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In conclusion, if you live in Houston, TX and are looking for unique kids’ birthday party ideas,  Art Class & Milk Glass offers fun paint parties for kids 6 and over.

Expand to Experimental Art

It’s time for you to begin the experimental art portion of your life. Yes, someone needs to shake that old, dusty pencil or the same watercolor set from out of your art box. We think about our art guru, Bob Ross who’s famous words were “We don’t make mistakes, just happy little accidents” and realize that it takes us trying new mediums and techniques to expand our art realm. Is it scary? Yes. Will you make “happy little accidents”? Yes. Will you also discover amazing things along the way? YES!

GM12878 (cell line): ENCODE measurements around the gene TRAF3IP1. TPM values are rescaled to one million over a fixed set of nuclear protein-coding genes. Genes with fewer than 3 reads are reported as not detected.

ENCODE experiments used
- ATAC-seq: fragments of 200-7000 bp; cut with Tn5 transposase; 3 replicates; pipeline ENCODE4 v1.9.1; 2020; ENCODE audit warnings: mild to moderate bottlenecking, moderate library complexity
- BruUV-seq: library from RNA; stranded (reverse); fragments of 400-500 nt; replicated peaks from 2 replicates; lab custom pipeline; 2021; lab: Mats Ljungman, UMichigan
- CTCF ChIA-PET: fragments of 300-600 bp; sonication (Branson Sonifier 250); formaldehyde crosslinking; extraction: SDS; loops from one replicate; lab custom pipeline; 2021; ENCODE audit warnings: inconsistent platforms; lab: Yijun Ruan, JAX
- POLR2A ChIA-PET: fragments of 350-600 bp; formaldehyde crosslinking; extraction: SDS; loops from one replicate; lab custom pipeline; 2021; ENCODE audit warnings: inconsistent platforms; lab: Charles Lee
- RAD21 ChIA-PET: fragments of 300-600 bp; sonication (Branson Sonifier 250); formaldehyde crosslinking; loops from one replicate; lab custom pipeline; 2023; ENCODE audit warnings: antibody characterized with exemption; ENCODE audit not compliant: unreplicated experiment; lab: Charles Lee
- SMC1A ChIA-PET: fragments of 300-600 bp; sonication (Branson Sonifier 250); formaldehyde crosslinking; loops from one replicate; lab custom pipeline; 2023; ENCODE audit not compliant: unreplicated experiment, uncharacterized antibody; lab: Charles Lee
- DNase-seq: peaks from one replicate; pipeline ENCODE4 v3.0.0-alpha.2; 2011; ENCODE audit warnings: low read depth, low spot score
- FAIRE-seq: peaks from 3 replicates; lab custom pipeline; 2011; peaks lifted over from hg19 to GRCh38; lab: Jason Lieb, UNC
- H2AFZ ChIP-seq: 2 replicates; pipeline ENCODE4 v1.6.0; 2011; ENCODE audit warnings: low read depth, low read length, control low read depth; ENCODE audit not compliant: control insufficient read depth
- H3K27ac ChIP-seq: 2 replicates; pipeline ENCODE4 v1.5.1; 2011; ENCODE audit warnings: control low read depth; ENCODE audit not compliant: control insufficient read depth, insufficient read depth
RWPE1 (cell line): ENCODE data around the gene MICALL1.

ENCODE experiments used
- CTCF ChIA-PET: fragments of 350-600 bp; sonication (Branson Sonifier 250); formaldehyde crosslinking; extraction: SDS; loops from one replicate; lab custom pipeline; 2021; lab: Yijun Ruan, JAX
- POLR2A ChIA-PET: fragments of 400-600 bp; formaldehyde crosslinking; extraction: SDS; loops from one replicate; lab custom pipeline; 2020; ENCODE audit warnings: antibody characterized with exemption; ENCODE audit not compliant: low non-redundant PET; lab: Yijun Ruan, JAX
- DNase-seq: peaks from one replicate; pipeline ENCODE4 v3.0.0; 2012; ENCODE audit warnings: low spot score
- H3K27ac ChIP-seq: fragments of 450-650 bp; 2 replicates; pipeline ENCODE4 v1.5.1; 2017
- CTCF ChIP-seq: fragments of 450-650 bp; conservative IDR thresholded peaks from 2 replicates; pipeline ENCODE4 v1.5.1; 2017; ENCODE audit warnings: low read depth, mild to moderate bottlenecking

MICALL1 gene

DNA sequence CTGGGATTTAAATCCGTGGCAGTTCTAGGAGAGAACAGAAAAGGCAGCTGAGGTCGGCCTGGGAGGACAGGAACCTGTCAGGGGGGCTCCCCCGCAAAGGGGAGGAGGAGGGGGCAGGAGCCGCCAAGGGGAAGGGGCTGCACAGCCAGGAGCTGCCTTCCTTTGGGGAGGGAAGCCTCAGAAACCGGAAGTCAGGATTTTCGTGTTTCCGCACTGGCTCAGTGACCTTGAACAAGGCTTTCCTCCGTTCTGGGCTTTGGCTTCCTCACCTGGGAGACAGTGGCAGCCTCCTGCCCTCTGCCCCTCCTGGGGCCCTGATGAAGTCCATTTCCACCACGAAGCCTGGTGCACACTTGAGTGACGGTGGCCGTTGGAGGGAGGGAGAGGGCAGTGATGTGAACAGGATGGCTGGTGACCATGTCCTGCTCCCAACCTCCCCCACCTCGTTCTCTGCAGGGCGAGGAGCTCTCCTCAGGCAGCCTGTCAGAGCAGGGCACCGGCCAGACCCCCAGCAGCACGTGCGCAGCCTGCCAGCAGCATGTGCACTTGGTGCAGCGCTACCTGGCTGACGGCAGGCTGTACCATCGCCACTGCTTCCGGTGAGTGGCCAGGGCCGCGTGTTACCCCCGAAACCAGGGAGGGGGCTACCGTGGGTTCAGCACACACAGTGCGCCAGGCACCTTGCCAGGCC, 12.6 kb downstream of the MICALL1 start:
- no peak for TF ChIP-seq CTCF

A few months ago, I happened to walk into a new framing shop to get a poster for my dad framed and I noticed something quite unusual on the wall. It was an amazingly glossy piece of abstract art. The colors weren’t that great, the composition wasn’t “wow” either. But, what caught my attention was the material it was painted on. I asked the frame store owner what it was. He said simply, “plexiglass.”

Could it be that easy? Plexiglass!

Wow, could it be that easy? Wait, what kind of paint do I use? Does it wipe off? How do I start?
I started in art explorer mode and began the expedition. Home Depot for plexiglas was a “no-brainer.” Anything larger than 18×24 would require a specialty shop…nah, I’m just experimenting right now. Let’s leave the pro stuff for later.
Oils or acrylic? That was my next question. The obvious choice for me was acrylic. It’s cheap, easy to use and to be quite honest, it was the first thing that I saw in my craft room.